Senator Orrin Hatch, R-Utah, member and former chairman of the Senate Judiciary Committee, spoke at an event at Pew Charitable Trusts alongside Utah leaders on the topic of criminal justice reform.

Senator Hatch’s remarks focused on the need for a comprehensive criminal justice reform bill that considers a variety of inputs and focuses on evidence-based practices. He also described three problems that federal criminal justice reform must address. He said, 

First is the problem of over criminalization.  Not every bad act needs to be a crime.  In many cases, civil penalties suffice.  Fines or other sanctions can incentivize good behavior without expanding government’s authority to brand people as criminals.

Second is the problem of over federalization.  Not every crime needs to be a federal crime.  In many, perhaps most, situations, states have the necessary authority to bring bad actors to justice.  There is no need to create duplicate layers of law enforcement for every offense.

Third is the problem of inadequate criminal intent requirements.  One of the foundational features of our criminal law is the idea that a criminal offense requires the confluence of a wrongful act and a guilty mind.  This requirement protects individuals who unwittingly or accidentally break some law—a law they may not even know exists—from being swept up in the criminal justice system.  Many federal criminal statutes lack any sort of criminal intent requirement.  This is a problem that needs to be addressed, and I am working on legislation to do just that.

Senator Hatch spoke on criminal justice reform on the Senate Floor last week, focusing on the need to ensure robust criminal intent requirements in federal criminal laws. You can find a video of that speech here.

Senator Hatch was joined at Pew by Governor Gary Herbert; Senator Mike Lee; Ron Gordon, the executive director of Utah’s Commission on Criminal and Juvenile Justice; Rollin Cook, executive director of Utah’s Department of Corrections; and Representative Eric Hutchings, of the Utah House of Representatives.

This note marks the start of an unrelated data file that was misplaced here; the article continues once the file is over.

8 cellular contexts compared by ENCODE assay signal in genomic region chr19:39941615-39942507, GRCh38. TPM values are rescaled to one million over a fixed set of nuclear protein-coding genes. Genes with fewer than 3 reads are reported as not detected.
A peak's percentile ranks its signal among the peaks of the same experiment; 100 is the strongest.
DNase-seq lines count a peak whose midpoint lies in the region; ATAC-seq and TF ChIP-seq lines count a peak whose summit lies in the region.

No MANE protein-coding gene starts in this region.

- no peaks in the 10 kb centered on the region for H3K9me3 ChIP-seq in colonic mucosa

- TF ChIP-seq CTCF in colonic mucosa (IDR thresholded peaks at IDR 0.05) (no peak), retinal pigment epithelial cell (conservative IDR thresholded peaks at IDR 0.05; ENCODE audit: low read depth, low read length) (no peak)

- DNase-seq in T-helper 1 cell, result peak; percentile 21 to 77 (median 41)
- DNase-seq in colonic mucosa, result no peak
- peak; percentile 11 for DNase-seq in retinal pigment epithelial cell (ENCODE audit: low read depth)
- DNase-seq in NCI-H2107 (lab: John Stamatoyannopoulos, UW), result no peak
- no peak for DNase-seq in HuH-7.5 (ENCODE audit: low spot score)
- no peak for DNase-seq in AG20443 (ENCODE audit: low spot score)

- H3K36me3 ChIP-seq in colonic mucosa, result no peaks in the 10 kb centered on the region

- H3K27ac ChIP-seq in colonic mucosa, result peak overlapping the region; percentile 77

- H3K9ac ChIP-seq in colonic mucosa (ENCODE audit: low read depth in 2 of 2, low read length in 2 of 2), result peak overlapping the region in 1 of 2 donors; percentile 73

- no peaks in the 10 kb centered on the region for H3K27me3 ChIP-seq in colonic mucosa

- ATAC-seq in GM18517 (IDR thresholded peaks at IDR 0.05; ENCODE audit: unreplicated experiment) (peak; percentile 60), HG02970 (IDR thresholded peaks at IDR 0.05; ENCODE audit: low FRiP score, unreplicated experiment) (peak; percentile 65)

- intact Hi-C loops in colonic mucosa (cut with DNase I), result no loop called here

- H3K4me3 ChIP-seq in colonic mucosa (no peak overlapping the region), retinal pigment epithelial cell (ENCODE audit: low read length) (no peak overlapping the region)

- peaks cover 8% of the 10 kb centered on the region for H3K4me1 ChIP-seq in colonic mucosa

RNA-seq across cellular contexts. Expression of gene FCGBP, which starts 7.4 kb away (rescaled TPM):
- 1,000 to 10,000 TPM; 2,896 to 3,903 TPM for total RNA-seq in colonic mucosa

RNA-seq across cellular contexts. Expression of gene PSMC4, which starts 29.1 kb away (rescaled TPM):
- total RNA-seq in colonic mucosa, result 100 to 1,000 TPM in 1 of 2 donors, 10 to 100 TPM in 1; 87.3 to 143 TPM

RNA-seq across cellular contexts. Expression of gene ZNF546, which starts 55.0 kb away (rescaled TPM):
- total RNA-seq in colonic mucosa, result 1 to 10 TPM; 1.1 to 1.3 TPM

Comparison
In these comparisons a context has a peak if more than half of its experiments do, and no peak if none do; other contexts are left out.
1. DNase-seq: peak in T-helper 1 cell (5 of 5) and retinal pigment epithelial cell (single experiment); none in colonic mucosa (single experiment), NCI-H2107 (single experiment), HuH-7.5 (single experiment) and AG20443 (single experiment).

Hatch’s full remarks, as prepared for delivery, are below:

You know, I may be a bit biased, but I think Utah’s a great state.  It’s an innovative state, with smart, motivated people who are committed to improving Utah and to making it an even better place to live.  Utahns like to think outside the box and approach challenges from new directions.  It’s part of our DNA, a legacy of our pioneer forebears, who used their wits and work ethic to make the desert bloom.

Utah’s criminal justice reforms take an innovative approach to the problems of prison overpopulation and recidivism.  The goal of the reforms is to focus prison resources on those individuals who are the greatest dangers to our communities.  The reforms improve mental health and other treatment services, give probation and parole officers greater flexibility in supervising releasees, and strengthen programs to help offenders successfully reenter society

 Congress could learn a lot from Utah’s efforts.  Congress could learn a lot from Utah generally.  I’d like to highlight two lessons for you

First, the bill Governor Herbert signed is a comprehensive bill.  It is not a sentencing bill.  It is not a prison bill.  It is a comprehensive bill that addresses a number of criminal justice issues.  Sometimes in Congress we can get too focused on individual priorities and miss the opportunity for broader collaboration.  My colleagues and I should consider a variety of inputs as we tackle criminal justice reform.  The issue is simply too important to spend our time worrying about turf.

Second, Utah’s reforms incorporate evidence-based practices that have been shown to reduce recidivism and help offenders reenter the community.  These reforms rely on data, not assumptions.  They take account of real-world effects.  Congress should keep in mind how the various proposals it’s considering will play out in real life.  We should base our efforts on evidence, not grand theories of social justice.

Of course, we all know that the federal government is different from state governments.  The federal government does not have a general police power.  Federal crimes are limited to the offenses Congress creates.  In addition, many crimes are better prosecuted at the state level.  State officials have a better sense of community needs and priorities.

In my remaining time, I would like to briefly mention three problems that federal criminal justice reform must address.

First is the problem of over criminalization.  Not every bad act needs to be a crime.  In many cases, civil penalties suffice.  Fines or other sanctions can incentivize good behavior without expanding government’s authority to brand people as criminals.

Second is the problem of over federalization.  Not every crime needs to be a federal crime.  In many, perhaps most, situations, states have the necessary authority to bring bad actors to justice.  There is no need to create duplicate layers of law enforcement for every offense.

Third is the problem of inadequate criminal intent requirements.  One of the foundational features of our criminal law is the idea that a criminal offense requires the confluence of a wrongful act and a guilty mind.  This requirement protects individuals who unwittingly or accidentally break some law—a law they may not even know exists—from being swept up in the criminal justice system.  Many federal criminal statutes lack any sort of criminal intent requirement.  This is a problem that needs to be addressed, and I am working on legislation to do just that.

Thank you, again, for inviting me to be here today.  I look forward to helping criminal justice reform move through Congress.